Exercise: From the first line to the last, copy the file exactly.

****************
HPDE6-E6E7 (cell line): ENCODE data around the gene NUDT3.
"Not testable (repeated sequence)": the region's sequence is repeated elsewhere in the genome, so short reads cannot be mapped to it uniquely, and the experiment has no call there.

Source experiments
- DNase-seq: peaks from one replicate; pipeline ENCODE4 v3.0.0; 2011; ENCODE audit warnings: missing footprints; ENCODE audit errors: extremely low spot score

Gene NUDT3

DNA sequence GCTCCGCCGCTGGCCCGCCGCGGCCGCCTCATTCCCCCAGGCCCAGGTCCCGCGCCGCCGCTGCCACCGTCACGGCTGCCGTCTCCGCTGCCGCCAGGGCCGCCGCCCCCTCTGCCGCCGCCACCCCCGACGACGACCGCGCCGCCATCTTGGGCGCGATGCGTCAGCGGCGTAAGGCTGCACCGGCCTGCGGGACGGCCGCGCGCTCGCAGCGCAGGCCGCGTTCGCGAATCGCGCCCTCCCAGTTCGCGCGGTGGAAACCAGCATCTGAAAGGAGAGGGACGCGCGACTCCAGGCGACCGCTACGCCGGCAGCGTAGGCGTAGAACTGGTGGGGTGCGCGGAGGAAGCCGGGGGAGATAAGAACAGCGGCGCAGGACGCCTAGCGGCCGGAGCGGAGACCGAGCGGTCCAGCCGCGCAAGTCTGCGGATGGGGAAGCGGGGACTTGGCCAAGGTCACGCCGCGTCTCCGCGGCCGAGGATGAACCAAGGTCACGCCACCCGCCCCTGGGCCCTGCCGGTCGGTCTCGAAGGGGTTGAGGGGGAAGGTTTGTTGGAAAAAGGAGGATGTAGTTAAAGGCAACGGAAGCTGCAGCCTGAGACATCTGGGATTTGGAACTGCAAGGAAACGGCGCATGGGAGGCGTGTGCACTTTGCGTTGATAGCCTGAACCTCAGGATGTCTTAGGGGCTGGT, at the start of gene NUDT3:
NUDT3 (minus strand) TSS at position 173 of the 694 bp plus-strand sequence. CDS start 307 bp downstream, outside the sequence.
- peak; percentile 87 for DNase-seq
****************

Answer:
HPDE6-E6E7 (cell line): ENCODE data around the gene NUDT3.
"Not testable (repeated sequence)": the region's sequence is repeated elsewhere in the genome, so short reads cannot be mapped to it uniquely, and the experiment has no call there.

Source experiments
- DNase-seq: peaks from one replicate; pipeline ENCODE4 v3.0.0; 2011; ENCODE audit warnings: missing footprints; ENCODE audit errors: extremely low spot score

Gene NUDT3

DNA sequence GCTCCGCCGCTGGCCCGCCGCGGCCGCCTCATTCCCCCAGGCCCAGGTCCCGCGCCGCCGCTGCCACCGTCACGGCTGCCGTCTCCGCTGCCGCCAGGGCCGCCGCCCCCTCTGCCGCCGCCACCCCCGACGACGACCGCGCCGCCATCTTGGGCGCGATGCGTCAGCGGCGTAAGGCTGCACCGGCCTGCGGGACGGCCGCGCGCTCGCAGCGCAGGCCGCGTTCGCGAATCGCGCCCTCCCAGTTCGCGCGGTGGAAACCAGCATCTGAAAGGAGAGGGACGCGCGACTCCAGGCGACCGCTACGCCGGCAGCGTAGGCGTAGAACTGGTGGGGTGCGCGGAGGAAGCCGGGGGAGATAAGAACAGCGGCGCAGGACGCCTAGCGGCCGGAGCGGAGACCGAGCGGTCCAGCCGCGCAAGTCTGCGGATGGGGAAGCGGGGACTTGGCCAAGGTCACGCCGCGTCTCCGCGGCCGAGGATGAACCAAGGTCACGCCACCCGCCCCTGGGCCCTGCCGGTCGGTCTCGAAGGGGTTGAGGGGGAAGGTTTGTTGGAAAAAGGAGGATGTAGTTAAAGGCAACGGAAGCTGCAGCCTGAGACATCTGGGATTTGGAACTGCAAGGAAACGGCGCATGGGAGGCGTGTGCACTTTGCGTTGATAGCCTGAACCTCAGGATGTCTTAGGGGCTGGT, at the start of gene NUDT3:
NUDT3 (minus strand) TSS at position 173 of the 694 bp plus-strand sequence. CDS start 307 bp downstream, outside the sequence.
- peak; percentile 87 for DNase-seq